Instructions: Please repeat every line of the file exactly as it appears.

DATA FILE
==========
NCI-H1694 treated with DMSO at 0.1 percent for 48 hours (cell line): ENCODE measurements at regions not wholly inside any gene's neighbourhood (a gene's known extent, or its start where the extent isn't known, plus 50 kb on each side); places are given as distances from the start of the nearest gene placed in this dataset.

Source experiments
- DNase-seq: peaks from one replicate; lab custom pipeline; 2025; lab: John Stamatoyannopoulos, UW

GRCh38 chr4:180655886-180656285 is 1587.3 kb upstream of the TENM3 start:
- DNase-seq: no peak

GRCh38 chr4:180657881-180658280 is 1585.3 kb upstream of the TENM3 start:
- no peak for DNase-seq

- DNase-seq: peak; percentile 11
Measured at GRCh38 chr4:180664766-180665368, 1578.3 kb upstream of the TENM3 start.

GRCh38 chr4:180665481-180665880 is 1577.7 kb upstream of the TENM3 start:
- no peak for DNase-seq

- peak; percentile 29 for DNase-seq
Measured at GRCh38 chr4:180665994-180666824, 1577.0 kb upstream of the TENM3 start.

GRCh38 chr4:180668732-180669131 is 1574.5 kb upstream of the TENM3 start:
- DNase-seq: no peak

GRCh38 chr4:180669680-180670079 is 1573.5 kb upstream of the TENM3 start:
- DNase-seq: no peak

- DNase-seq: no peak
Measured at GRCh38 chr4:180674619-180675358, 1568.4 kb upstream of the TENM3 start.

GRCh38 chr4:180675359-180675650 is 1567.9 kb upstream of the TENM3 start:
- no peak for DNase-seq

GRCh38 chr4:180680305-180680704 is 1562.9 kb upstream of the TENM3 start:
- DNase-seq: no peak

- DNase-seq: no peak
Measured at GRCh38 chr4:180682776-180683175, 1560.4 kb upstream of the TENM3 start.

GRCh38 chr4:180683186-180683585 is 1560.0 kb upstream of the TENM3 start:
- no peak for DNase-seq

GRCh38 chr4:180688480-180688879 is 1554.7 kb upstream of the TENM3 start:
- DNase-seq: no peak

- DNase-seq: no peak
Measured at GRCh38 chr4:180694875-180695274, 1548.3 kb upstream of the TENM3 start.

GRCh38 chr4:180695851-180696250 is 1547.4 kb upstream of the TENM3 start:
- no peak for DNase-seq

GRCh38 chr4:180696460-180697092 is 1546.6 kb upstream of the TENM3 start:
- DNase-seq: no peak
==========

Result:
NCI-H1694 treated with DMSO at 0.1 percent for 48 hours (cell line): ENCODE measurements at regions not wholly inside any gene's neighbourhood (a gene's known extent, or its start where the extent isn't known, plus 50 kb on each side); places are given as distances from the start of the nearest gene placed in this dataset.

Source experiments
- DNase-seq: peaks from one replicate; lab custom pipeline; 2025; lab: John Stamatoyannopoulos, UW

GRCh38 chr4:180655886-180656285 is 1587.3 kb upstream of the TENM3 start:
- DNase-seq: no peak

GRCh38 chr4:180657881-180658280 is 1585.3 kb upstream of the TENM3 start:
- no peak for DNase-seq

- DNase-seq: peak; percentile 11
Measured at GRCh38 chr4:180664766-180665368, 1578.3 kb upstream of the TENM3 start.

GRCh38 chr4:180665481-180665880 is 1577.7 kb upstream of the TENM3 start:
- no peak for DNase-seq

- peak; percentile 29 for DNase-seq
Measured at GRCh38 chr4:180665994-180666824, 1577.0 kb upstream of the TENM3 start.

GRCh38 chr4:180668732-180669131 is 1574.5 kb upstream of the TENM3 start:
- DNase-seq: no peak

GRCh38 chr4:180669680-180670079 is 1573.5 kb upstream of the TENM3 start:
- DNase-seq: no peak

- DNase-seq: no peak
Measured at GRCh38 chr4:180674619-180675358, 1568.4 kb upstream of the TENM3 start.

GRCh38 chr4:180675359-180675650 is 1567.9 kb upstream of the TENM3 start:
- no peak for DNase-seq

GRCh38 chr4:180680305-180680704 is 1562.9 kb upstream of the TENM3 start:
- DNase-seq: no peak

- DNase-seq: no peak
Measured at GRCh38 chr4:180682776-180683175, 1560.4 kb upstream of the TENM3 start.

GRCh38 chr4:180683186-180683585 is 1560.0 kb upstream of the TENM3 start:
- no peak for DNase-seq

GRCh38 chr4:180688480-180688879 is 1554.7 kb upstream of the TENM3 start:
- DNase-seq: no peak

- DNase-seq: no peak
Measured at GRCh38 chr4:180694875-180695274, 1548.3 kb upstream of the TENM3 start.

GRCh38 chr4:180695851-180696250 is 1547.4 kb upstream of the TENM3 start:
- no peak for DNase-seq

GRCh38 chr4:180696460-180697092 is 1546.6 kb upstream of the TENM3 start:
- DNase-seq: no peak